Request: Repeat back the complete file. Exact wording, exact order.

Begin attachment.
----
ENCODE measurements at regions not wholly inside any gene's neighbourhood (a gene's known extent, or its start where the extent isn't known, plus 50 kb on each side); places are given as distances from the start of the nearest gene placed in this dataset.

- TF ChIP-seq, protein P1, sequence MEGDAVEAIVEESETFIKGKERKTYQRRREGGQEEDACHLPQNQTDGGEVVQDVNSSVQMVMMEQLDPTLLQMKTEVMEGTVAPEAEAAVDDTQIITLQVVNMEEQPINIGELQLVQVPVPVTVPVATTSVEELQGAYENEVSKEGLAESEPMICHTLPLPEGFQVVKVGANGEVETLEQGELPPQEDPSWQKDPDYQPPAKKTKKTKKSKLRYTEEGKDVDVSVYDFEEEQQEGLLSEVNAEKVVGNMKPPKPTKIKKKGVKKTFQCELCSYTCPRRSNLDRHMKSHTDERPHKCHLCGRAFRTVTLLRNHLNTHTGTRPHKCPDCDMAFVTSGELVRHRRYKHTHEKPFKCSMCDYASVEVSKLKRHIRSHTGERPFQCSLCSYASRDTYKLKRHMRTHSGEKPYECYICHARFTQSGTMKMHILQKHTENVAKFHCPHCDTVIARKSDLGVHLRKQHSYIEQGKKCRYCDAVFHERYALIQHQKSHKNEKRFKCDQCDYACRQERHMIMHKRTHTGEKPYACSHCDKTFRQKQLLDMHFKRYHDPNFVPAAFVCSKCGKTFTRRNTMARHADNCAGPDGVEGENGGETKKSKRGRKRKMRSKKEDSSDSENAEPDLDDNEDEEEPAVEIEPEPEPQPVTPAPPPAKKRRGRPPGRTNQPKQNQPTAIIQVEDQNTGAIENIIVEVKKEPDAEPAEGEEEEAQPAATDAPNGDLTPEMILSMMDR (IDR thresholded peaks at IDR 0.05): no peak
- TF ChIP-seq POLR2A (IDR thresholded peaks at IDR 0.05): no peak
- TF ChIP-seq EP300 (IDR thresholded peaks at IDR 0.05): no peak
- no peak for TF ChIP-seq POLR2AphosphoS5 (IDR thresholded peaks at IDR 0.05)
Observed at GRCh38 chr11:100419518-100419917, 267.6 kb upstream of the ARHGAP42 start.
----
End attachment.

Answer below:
ENCODE measurements at regions not wholly inside any gene's neighbourhood (a gene's known extent, or its start where the extent isn't known, plus 50 kb on each side); places are given as distances from the start of the nearest gene placed in this dataset.

- TF ChIP-seq, protein P1, sequence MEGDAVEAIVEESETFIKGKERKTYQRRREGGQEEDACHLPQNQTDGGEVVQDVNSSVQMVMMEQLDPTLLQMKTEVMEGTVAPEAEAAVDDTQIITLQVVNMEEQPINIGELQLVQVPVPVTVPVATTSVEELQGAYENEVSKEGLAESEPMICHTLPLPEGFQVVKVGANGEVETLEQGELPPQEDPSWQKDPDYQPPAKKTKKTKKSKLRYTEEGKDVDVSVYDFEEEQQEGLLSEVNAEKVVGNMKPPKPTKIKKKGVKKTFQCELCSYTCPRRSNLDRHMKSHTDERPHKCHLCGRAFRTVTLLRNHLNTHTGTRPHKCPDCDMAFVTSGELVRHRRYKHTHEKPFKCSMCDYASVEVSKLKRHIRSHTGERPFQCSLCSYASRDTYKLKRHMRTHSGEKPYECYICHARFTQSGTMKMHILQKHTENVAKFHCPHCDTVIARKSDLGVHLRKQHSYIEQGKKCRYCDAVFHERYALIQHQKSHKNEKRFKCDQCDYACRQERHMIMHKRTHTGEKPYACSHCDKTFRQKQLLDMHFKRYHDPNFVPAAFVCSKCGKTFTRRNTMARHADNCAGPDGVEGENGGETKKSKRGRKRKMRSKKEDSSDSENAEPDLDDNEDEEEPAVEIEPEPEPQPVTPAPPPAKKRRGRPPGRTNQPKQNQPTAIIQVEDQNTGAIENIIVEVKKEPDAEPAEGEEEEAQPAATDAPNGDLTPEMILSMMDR (IDR thresholded peaks at IDR 0.05): no peak
- TF ChIP-seq POLR2A (IDR thresholded peaks at IDR 0.05): no peak
- TF ChIP-seq EP300 (IDR thresholded peaks at IDR 0.05): no peak
- no peak for TF ChIP-seq POLR2AphosphoS5 (IDR thresholded peaks at IDR 0.05)
Observed at GRCh38 chr11:100419518-100419917, 267.6 kb upstream of the ARHGAP42 start.